Old factory machinery (above) and Chiaki keeping an eye on our progress (below).
Adding lovely colourful things to our paper.
After the sheets have been pressed down they are separated for brushing.
Large brushes are used to smooth the sheets of damp paper onto boards to dry.
Whilst our paper lay in the sun to dry, we took a drive and enjoyed the local scenery.
Our papers almost dry and ready for taking home.
The best part was knowing we had made these papers from scratch with our own two hands. Learning the process was as rewarding as collecting our final pieces.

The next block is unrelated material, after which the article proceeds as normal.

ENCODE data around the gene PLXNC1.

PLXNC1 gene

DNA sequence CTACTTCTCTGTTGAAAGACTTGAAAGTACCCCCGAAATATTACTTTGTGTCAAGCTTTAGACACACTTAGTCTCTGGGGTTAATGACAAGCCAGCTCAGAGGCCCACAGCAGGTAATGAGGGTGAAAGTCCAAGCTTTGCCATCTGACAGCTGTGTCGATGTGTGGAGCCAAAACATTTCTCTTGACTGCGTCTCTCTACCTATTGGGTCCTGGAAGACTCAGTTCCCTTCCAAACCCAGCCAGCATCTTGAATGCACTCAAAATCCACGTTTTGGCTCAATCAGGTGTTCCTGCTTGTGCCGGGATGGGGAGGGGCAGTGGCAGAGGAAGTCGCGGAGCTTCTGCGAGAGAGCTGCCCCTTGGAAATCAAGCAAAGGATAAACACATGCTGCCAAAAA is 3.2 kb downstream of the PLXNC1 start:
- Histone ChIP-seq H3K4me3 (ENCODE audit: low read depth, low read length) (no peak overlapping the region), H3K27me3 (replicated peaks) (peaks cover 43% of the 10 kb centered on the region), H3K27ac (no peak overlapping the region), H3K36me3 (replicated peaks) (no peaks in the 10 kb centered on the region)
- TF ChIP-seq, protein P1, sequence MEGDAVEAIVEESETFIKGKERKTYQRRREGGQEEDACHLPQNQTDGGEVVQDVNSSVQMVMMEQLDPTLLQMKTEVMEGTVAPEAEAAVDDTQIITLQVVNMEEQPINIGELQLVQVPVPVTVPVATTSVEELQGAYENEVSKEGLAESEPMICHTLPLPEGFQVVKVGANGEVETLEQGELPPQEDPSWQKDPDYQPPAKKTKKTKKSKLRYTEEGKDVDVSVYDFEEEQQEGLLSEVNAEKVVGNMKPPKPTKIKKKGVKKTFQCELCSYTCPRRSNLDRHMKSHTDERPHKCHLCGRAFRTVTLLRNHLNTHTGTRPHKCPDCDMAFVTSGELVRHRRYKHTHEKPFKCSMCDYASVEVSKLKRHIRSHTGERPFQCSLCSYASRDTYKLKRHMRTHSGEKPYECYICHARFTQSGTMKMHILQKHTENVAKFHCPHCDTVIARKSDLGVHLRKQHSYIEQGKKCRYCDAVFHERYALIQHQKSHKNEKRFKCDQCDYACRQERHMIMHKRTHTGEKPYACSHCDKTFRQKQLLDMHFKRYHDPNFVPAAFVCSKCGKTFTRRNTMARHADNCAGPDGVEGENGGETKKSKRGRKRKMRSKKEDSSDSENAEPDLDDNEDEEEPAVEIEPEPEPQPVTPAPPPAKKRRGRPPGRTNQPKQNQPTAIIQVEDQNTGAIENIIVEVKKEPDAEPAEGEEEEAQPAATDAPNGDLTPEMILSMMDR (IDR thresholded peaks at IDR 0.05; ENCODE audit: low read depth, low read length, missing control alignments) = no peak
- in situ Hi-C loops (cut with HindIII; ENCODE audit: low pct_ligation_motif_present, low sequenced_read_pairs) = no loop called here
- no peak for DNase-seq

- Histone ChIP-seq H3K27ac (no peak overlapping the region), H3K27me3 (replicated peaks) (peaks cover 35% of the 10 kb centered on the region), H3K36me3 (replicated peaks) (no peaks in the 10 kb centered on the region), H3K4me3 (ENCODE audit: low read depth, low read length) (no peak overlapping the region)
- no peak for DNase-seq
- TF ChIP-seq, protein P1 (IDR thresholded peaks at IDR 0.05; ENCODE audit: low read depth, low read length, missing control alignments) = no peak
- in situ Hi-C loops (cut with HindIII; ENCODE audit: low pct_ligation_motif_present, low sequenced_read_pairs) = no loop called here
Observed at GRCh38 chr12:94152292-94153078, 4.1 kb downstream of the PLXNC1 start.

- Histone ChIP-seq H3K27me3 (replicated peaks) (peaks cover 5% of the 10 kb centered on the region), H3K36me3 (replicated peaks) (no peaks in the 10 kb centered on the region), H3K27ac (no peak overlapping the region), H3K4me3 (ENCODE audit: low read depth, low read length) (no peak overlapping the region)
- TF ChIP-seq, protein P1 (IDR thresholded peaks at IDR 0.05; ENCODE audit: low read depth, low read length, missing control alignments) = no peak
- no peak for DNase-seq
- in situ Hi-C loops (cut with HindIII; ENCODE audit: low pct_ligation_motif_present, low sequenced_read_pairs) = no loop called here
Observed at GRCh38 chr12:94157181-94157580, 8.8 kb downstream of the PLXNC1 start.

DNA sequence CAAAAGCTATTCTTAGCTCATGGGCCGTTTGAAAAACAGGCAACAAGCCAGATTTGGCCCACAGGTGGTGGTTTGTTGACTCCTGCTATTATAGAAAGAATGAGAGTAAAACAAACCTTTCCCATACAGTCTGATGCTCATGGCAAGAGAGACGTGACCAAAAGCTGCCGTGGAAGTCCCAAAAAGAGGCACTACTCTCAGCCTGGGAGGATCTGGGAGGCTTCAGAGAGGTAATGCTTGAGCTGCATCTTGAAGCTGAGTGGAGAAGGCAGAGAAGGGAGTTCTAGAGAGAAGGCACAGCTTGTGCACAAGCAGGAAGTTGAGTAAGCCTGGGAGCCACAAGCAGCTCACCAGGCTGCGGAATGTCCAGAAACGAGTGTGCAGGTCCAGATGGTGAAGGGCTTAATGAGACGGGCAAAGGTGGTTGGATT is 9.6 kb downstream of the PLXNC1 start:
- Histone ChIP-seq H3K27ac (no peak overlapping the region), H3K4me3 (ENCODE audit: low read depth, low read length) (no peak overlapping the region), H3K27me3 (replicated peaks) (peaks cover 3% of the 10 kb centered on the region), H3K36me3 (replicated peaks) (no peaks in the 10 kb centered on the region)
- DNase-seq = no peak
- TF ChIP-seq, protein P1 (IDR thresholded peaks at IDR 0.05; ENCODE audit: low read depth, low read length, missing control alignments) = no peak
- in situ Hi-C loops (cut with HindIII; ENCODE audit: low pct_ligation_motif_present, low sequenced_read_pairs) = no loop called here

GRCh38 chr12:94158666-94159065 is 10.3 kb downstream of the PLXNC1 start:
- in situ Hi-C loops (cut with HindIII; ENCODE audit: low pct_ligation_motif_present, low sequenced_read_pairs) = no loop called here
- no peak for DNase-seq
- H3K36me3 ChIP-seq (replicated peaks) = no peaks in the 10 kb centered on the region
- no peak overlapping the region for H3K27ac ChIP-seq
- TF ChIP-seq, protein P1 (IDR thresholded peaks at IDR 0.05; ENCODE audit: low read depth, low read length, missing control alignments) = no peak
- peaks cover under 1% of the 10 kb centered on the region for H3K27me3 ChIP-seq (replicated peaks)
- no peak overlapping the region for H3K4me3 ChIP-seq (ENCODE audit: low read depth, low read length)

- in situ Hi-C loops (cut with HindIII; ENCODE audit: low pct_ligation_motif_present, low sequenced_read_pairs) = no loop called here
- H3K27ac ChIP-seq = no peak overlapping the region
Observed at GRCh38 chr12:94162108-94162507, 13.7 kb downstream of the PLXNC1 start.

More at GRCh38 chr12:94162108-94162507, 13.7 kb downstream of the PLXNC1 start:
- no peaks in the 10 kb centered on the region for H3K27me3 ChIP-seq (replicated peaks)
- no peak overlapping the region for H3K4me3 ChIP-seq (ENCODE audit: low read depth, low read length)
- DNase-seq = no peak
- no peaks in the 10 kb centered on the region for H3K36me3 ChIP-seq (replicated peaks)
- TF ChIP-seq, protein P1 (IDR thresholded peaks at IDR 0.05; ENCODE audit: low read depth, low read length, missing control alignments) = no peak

Kamo’s little shop of handmade washi works is filled with beautiful original pieces.
These washi baskets were my favourite things.
The Ogawa-machi Washi Teaching Centre is a pretty special place. I wrote a bit about its beginnings in part one but here are some more images to show you just how unique this place really is. The town itself is quite interesting and definitely worth wandering into. The scenery of nearby mountains and rivers is also spectacular. If you can hire a car or bike then you will really get to see everything this wonderful town has to offer.
If you’re interested in doing a workshop with Kamo, please email her over at firstname.lastname@example.org
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